In the past year or so the King v Burwell lawsuit has dominated health care reform discussions, both because of the novelty of the argument, the surprise success it attained in reaching the Supreme Court in the first place, and because the practical implications of a win for the plaintiffs would’ve threatened insurance subsidies for up to 6.4 million Americans in an ensuing market death spiral within states that utilized federal insurance marketplaces. Many, many thousands of words have been written about this subject, but to be brief King advocates argued that four words alone in the Affordable Care Act’s legislation — irrespective of whatever else the law intended — meant that residents of a state that did not establish its own exchange could not receive financial assistance to purchase insurance policy through Healthcare.gov.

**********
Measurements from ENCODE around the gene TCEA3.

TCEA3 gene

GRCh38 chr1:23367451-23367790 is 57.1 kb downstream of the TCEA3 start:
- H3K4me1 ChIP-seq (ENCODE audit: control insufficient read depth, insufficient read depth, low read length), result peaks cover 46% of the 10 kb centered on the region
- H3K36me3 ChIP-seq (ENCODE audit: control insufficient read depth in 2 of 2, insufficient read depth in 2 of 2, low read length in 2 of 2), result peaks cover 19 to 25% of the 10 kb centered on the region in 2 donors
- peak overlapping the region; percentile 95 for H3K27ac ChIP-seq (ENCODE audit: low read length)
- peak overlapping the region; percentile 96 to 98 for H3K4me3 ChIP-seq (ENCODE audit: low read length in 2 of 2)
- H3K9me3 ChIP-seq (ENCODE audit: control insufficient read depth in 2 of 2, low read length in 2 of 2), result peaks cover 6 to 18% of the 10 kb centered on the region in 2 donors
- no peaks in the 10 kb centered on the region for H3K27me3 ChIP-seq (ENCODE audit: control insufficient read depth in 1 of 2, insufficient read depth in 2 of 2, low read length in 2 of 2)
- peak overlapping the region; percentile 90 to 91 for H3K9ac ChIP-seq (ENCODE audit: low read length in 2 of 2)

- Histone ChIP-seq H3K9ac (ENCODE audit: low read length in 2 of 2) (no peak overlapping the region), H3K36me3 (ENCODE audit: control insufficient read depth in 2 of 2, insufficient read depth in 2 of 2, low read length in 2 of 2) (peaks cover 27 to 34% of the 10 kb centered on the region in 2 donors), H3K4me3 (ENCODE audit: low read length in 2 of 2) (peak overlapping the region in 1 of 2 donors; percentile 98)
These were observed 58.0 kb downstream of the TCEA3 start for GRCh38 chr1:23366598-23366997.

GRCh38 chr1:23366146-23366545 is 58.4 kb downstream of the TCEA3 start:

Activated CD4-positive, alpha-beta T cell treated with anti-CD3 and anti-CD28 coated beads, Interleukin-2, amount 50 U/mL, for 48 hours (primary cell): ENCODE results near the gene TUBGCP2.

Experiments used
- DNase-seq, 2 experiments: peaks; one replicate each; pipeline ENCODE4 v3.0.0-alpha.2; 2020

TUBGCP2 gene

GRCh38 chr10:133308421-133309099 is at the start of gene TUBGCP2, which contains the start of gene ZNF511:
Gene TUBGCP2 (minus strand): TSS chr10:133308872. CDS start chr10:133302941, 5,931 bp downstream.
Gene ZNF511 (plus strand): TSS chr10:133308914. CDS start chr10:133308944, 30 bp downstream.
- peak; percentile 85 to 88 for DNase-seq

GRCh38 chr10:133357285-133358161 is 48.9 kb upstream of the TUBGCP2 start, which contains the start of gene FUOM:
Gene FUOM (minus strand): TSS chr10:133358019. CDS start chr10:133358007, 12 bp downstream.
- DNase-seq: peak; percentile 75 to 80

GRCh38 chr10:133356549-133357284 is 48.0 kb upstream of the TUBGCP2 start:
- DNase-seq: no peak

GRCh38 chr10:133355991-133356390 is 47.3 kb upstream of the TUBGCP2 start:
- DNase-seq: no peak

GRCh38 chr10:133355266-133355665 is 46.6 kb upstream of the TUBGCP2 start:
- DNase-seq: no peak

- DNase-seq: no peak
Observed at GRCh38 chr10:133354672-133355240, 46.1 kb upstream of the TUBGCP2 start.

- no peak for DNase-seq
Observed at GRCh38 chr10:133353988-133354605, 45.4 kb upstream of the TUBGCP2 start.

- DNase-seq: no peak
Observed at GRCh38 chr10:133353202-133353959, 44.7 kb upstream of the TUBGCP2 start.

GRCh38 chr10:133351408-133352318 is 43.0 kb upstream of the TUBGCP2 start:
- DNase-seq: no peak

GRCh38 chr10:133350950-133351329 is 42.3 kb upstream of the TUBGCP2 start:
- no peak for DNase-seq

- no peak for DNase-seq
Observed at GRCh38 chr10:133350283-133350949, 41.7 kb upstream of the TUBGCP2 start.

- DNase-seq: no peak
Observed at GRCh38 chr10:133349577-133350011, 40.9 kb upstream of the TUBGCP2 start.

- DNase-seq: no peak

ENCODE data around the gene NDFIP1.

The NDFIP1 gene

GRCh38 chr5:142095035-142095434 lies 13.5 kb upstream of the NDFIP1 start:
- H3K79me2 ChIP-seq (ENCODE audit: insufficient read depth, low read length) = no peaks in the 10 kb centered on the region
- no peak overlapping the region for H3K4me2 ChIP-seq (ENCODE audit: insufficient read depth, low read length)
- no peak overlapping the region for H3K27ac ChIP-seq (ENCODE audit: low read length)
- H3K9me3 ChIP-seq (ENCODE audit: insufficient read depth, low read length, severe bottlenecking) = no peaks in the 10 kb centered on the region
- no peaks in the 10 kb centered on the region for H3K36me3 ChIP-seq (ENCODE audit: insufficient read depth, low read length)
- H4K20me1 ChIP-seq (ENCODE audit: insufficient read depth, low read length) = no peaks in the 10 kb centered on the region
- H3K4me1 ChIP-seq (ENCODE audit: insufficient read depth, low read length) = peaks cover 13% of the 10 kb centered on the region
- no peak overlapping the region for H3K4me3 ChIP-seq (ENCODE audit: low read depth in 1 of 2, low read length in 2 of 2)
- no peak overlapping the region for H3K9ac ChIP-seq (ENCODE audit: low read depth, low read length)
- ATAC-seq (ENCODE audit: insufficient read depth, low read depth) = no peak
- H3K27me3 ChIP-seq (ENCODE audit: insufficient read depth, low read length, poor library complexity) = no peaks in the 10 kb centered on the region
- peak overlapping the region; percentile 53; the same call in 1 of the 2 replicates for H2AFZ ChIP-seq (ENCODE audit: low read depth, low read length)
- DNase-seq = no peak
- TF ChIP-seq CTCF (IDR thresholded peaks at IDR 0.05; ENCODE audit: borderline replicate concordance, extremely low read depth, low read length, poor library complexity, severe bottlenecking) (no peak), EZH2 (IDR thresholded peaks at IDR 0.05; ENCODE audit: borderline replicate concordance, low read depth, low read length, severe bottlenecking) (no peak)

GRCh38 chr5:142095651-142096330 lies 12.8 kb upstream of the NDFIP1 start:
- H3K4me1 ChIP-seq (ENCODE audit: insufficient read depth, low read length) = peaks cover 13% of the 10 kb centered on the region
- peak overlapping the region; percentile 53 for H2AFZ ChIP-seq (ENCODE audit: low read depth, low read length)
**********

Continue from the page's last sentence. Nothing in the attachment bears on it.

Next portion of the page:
Today the Supreme Court, in a 6-3 decision for the government, disagreed. In my understanding of how this has all played out: moral and judicial sanity walked up to the cliff, took a glimpse downward at the bone-strewn chasm of taking a really silly and inhumane idea seriously, and effectively replied “Nah, not today.”
In the Chief Justice’s own words:
Congress passed the Affordable Care Act to improve health insurance markets, not to destroy them.
It was a plain reading of the law’s intent, rather than a plain reading of a few words absent any context. This blanket acceptance also disallows any future administration from directing the IRS from reinterpreting the question (which prompted the the original legal challenge from King). While this won’t prevent states from using another administrative workaround to bypass some of the law’s provisions with the blessing of a Republican executive branch, conjecture among health care reform and legal folks indicates this may have been the last serious systemic challenge against Obamacare.
So, at some point, many of us having been wanted to state unequivically that the post-ACA status quo is here to stay. We may have finally reached that moment. Now let’s continue to work on expanding that coverage to the millions of working poor Americans who are still left behind.